Forest fires fueled by a protracted heat wave in Greece raged into Thursday, forcing the evacuation of dozens of villages as firefighters managed to prevent the flames from reaching the archaeological site at the birthplace of the ancient Olympics.
The military announced it would increase its involvement in firefighting and prevention, with ground and air patrols in areas vulnerable to wildfires.
At least three significant fires were burning, on the island of Evia, in southern Greece and on the outskirts of Athens where a major forest blaze rekindled, as well as dozens of smaller ones. No deaths or severe injuries have been reported, but there has been widespread destruction to buildings and to Greece's quick-shrinking forests.
"The country is facing an unprecedented environmental crisis" with multiple fires fueled by a heat wave entering its second week, said Prime Minister Kyriakos Mitsotakis, visiting the site of the blaze in southern Greece that had threatened ancient Olympia, where the Olympics were held every four years from 776 B.C. for more than a millennium.
More difficult days lie ahead, he said, as winds have been predicted to pick up and the heat wave continues. "I fully understand the anger, rage, exasperation of people who have seen their property lost,” Mitsotakis added. The prime minister said ancient Olympia's archaeological site and museum had been successfully protected.
Citizens Protection Minister Michalis Chrisochoidis said earlier that firefighters waged "an all-night battle” to save the site. "We will continue the battle all day in order to contain all the fronts and extinguish the fire. The conditions are difficult,” Chrisochoidis said.
Wildfires in the same area in 2007 killed dozens of people but spared Olympia’s ancient sports venues and temples. The fire department said 174 firefighters, 9 ground teams, 52 vehicles, two water-dropping planes and four helicopters were tackling the blaze, which broke out Wednesday.
The fire department said 174 firefighters, nine ground teams, 52 vehicles, two water-dropping planes and four helicopters were tackling the fire, which broke out Wednesday. Evacuation orders were issued for more than a dozen villages. On the northern fringes of the Greek capital, a forest fire that had been on the wane after burning into a suburb on Tuesday rekindled, sending plumes of thick smoke into the sky and fire trucks racing to the area, sirens blaring.
The fire in the Athens suburb of Varibobi damaged dozens of homes and sent thousands fleeing earlier in the week, but had no longer been threatening inhabited areas. Authorities sent text messages to cellphones in the area urging people to evacuate. A heat wave described as Greece's worst since 1987 has baked the country for more than a week, sending temperatures spiraling to 45 degrees Celsius (113 degrees Fahrenheit) and creating tinder-dry conditions in shrubland and forests.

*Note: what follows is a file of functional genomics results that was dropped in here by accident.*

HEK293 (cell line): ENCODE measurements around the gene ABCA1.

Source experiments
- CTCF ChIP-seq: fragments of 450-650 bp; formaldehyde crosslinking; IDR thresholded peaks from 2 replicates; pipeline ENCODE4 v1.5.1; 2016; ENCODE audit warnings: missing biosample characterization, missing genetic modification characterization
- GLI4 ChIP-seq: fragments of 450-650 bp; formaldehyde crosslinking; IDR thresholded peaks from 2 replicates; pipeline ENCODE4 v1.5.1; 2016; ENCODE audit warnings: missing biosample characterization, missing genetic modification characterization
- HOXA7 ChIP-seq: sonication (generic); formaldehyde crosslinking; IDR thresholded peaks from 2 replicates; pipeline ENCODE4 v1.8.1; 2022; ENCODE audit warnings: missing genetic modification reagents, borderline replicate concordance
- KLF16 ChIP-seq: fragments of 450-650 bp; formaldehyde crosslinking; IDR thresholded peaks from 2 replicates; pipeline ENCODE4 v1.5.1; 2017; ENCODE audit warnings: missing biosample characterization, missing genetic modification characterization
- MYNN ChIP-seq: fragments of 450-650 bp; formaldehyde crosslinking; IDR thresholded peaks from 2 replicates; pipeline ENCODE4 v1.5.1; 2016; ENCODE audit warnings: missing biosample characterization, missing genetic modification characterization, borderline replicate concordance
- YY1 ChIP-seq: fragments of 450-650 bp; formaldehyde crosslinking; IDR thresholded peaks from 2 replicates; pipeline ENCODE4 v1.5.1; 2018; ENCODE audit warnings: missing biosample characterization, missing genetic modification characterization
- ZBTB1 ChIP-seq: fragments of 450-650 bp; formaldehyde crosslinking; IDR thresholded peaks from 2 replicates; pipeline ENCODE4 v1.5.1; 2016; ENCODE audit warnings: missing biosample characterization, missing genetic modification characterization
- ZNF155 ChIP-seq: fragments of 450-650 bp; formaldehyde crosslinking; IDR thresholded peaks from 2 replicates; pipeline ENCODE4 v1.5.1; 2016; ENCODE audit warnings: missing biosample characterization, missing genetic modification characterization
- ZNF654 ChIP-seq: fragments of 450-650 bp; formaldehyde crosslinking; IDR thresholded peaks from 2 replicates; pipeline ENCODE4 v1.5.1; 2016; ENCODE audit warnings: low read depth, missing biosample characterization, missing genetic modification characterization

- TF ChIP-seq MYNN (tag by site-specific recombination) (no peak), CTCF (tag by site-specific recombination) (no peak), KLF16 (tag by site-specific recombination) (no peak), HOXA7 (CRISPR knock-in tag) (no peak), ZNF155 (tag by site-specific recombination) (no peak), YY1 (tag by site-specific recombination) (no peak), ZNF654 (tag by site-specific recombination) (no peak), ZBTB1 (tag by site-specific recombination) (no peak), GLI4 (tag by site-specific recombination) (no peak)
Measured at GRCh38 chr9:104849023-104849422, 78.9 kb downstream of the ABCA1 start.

Neighboring countries face similar conditions, fueling deadly and widespread wildfires in Turkey and blazes in Italy and across the Mediterranean region. Officials in Albania said one person died of smoke inhalation near the southern city of Gjirokaster.
In Turkey, a wildfire that reached the compound of a coal-fueled power plant in the southwest, forcing residents to flee in boats and cars, was contained Thursday after raging for some 11 hours. But others continued to burn.
Turkey’s worst wildfires in decades have raged for nine days amid scorching heat, low humidity and constantly shifting strong winds. The fires have so far killed eight people and countless animals.
A European Union disaster response group said firefighters and water-dropping planes were being sent from EU members to Italy, Greece, Albania and North Macedonia. The EU Atmosphere Monitoring Service said smoke plumes from the region’s wildfires were clearly visible in satellite images, which also showed that the intensity of the wildfires in Turkey was at the highest level since records started in 2003.
Greece saw more than 100 wildfires break out over 24 hours from late Tuesday to late Wednesday. Defense Minister Nikolaos Panagiotopoulos said Thursday that the armed forces would expand its role in fire prevention, with ground and air patrols over areas vulnerable to wildfires. The air patrols are being carried out by both manned and unmanned aircraft, he said. "The armed forces are always present in difficult times, and so they are now,” Panagiotopoulos said.
A major fire that broke out Tuesday was ravaging forests on the island of Evia, near the Greek mainland, leading to the evacuation of villages. The coast guard evacuated around 90 people from a beach. More than 160 firefighters, three planes and three helicopters, as well as five ground teams and 57 vehicles, were deployed to the wildfire in Evia. France's civil protection agency said 40 French firefighters and eight tons of material had headed to Greece late Wednesday to assist in the Evia blaze.
To the north of the Greek capital, a forest fire that encroached into northern suburbs, burning dozens of homes and forcing thousands of people to flee, was continuing to burn. The fire, which started Tuesday, was no longer threatening inhabited areas but was still decimating forest areas at the foot of Mount Parnitha.
Greek scientists said the total destruction in just three days this month in Greece exceeded 50% of the average area burned in the country in previous years.
An Athens Observatory report said an estimated 6,000 hectares (14,800 acres) went up in smoke between Sunday and Wednesday, compared to 10,400 hectares in the whole of last year. The causes of the Greek wildfires were unclear, but authorities say human error and carelessness are most frequently to blame.
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